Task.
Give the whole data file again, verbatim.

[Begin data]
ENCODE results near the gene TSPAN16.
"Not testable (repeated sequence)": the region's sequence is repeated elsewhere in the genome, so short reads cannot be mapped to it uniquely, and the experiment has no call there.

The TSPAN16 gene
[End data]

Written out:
ENCODE results near the gene TSPAN16.
"Not testable (repeated sequence)": the region's sequence is repeated elsewhere in the genome, so short reads cannot be mapped to it uniquely, and the experiment has no call there.

The TSPAN16 gene